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[at-l] kahley7@ptd.net

kahley wrote:

>I've always feared I was missing some essential ingredient
>necessary to thru.  I'm trying to identify why people
>keep on keepin on when it becomes "a job" .
>A sweaty achy 10 hr a day job....

Kahley -
So far all the responses I've seen have been "It's not a job".  They've all 
assumed the the word "job" has only negative connotations.  But I don't 

First, if you're doing a "job" that you consider worthwhile, that returns 
satisfaction (in cash or otherwise), that you enjoy, that is useful (as 
determined by your own value system) -  then there's nothing negative about 
that "job".  Someone once told me that if I wanted to be happy, to get 
involved with something that was bigger than I was.  I've found that to be 

As far as a thruhike is concerned - the hike is most certainly your "job".  
It's what you're doing with your life for the time you're on the Trail. And 
it returns satisfaction in a lot of different ways - mentally, emotionally, 
physically - usually everything BUT cash.

A thruhike is something that, generally, you do because you enjoy it. Those 
who don't enjoy it most often don't finish (although that's not universal 

Is a thruhike useful?  For a few people - NO.  For most of us, whether we 
finish or not, it's a learning and growing experience.  It's a place where 
we can "become" - more than we were when we started, less connected to the 
world we left behind, bigger than our problems.

Is it worthwhile?  It certainly is if you learn what you need to learn from 
it - and it's not if you don't.  But it's not my business or anyone elses to 
define what you "should" learn - or "become".

In many ways it's more than a job because it'll require more time, effort, 
commitment and sweat than any boss you'll ever have.  The fact that you do 
it voluntarily makes it no less a job.  There are people who volunteer to 
put their lives on the line to protect this country - what they do is no 
less a "job" than what your mailman or CEO or ditchdigger does.

I'll add someting below that some of you might appreciate.
What follows here was sent to me by a friend - one who spent most of his 
life defending this country, who still goes to a hospital every couple years 
to have them pick the shrapnel out of his body, who will never walk the 
Trail because his hips and knees were destroyed by too many jumps into too 
many unfriendly places, who spent years recovering from malaria, various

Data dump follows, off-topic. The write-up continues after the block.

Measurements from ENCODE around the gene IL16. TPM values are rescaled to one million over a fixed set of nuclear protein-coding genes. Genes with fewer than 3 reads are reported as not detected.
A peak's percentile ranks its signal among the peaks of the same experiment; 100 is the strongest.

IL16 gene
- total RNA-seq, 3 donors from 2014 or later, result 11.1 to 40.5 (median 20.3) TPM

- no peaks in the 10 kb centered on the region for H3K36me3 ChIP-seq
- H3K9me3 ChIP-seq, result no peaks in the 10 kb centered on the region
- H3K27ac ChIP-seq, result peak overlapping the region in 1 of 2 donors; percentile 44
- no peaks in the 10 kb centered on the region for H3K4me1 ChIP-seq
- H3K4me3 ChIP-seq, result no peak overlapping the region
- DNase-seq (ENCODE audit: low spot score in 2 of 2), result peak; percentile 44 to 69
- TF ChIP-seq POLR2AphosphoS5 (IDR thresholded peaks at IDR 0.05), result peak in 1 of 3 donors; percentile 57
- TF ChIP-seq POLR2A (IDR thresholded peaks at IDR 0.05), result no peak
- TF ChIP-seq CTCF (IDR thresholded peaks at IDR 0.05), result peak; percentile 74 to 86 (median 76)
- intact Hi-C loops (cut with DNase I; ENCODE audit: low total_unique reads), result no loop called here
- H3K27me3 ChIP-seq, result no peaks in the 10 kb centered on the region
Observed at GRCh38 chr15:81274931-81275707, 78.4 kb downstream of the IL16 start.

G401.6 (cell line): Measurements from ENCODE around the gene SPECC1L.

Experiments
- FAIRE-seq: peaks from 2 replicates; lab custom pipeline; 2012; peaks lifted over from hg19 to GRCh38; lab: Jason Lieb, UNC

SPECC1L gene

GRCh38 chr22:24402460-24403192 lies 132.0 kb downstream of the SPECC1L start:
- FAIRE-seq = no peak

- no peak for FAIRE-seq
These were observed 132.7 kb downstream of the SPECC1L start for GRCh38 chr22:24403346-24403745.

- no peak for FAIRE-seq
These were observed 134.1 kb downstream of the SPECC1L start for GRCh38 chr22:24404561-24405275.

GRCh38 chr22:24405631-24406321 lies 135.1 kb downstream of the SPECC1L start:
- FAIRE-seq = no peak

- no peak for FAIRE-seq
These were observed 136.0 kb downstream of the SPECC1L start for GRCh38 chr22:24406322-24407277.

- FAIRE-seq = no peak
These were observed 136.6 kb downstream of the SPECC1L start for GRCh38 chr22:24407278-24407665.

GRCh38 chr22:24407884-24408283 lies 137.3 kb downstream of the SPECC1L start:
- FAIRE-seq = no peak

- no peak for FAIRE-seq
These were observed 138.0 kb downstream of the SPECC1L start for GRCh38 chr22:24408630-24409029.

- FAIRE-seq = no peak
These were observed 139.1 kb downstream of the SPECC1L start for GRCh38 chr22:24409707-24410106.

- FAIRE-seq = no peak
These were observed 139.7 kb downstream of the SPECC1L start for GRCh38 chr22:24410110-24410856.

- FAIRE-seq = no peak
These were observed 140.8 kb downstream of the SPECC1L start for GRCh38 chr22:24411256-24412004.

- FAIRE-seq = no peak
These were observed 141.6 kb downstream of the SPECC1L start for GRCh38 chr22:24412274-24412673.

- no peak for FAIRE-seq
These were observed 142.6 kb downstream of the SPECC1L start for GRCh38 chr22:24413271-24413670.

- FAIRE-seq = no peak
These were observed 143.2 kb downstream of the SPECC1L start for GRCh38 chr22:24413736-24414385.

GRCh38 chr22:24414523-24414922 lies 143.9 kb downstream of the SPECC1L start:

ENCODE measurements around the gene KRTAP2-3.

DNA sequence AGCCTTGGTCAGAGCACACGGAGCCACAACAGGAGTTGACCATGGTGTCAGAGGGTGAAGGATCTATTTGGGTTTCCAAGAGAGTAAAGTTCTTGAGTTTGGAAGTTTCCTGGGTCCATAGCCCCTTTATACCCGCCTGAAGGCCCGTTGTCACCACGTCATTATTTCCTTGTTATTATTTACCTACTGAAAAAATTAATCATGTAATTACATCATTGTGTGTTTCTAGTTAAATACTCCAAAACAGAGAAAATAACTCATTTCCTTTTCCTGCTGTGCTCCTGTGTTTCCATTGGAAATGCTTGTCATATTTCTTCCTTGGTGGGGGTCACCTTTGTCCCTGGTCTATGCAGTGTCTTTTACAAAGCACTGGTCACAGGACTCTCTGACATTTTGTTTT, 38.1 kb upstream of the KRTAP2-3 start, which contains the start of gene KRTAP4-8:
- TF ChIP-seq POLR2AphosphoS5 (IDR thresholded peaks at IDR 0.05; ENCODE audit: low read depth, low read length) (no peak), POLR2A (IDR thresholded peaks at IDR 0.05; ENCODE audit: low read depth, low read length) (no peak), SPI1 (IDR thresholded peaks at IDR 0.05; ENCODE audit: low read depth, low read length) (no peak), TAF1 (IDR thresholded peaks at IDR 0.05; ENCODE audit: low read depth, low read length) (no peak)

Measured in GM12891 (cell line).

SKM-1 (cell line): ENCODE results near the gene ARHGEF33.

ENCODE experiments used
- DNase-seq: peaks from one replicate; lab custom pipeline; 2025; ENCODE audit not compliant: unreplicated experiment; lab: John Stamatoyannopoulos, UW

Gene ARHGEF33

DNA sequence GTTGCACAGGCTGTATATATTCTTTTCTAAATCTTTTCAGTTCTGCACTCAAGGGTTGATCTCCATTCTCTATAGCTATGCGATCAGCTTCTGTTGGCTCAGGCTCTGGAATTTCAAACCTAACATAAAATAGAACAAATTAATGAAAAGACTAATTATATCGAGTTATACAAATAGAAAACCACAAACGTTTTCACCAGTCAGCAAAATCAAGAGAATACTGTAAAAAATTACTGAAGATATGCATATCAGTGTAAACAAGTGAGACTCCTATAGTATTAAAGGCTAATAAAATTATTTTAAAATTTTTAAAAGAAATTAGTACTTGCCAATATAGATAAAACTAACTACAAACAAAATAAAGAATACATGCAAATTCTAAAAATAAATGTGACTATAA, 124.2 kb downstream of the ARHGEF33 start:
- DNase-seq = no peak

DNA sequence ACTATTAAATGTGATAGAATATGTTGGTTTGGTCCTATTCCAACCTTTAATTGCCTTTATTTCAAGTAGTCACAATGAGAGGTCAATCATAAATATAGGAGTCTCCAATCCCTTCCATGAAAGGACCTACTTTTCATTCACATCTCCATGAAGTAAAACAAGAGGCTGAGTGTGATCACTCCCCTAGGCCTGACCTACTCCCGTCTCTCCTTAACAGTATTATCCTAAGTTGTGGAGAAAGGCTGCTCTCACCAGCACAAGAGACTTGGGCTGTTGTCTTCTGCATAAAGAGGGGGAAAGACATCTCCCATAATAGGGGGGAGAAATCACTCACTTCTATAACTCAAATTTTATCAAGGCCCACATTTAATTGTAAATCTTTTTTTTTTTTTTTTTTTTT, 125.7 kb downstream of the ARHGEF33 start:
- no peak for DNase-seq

funguses and other miscellaneous ailments.  It came from someone who had a 
"job" - and kept on doing it because he believed in what he was doing.  It 
came from my brother.

Don't tell me that all "jobs" are negative or not worth doing.  I won't buy 
that.  And by any objective criteria - a thruhike IS a job.  And, like all 
jobs, those who do it will keep on doing it as long as the personal rewards 
are greater than the cost.

Walk softly,


Every once in a while one wonders why  he used to stand in the rain, eating 
cold scrambled eggs off of the fender of a jeep ... and think he was 
cheating the government.

You know, some people still don't understand why military personnel do what 
they do for a living. This exchange between Senators John Glenn and Howard 
Metzenbaum is worth reading. Not only is it a pretty impressive impromptu 
speech, but it's also a good example of one man's explanation of why men and 
women in the Uniformed Services do what they do for a living. And it's an 
example of what those who have never served think of the Military.

Senator  Metzenbaum to Senator Glenn:  "How can you run for Senate when 
you've never held a real "job"?"

Senator Glenn: "I served 23 years in the United States Marine Corps.
I served through two wars. I flew 149 missions. My plane was hit by 
antiaircraft fire on 12 different occasions. I was in the space program.
It wasn't my checkbook; it was my Life on the line. It was not a nine to 
five job where I took time off to take the daily cash receipts to the bank. 
I ask you to go with me ... as I went the other day to a
Veterans Hospital ... and look at those men, with their mangled bodies, in 
the eye and tell them they didn't hold a job. You go with me to the space 
program and go, as I have gone, to the widows and orphans of Ed White and 
Gus Grissom and  Roger Chaffee ... and you look those kids in the eye and 
tell them that their dad didn't hold a job. You go with me on Memorial Day 
coming up, and you stand in Arlington National Cemetery, where I have more 
friends than I'd like to remember, and you watch those waving flags. You  
stand there, and you think about this nation, and you tell me that those  
people didn't have a job. I'll tell you, Howard  Metzenbaum, you should be 
on your knees every day of your life thanking God that there were some men - 
SOME MEN - who held a job. And they required a dedication to purpose and a 
love of country and a dedication to duty that was more important than life 
itself.  Their self-sacrifice is what made this country possible... I HAVE 
HELD A JOB, HOWARD!  "What about you?"

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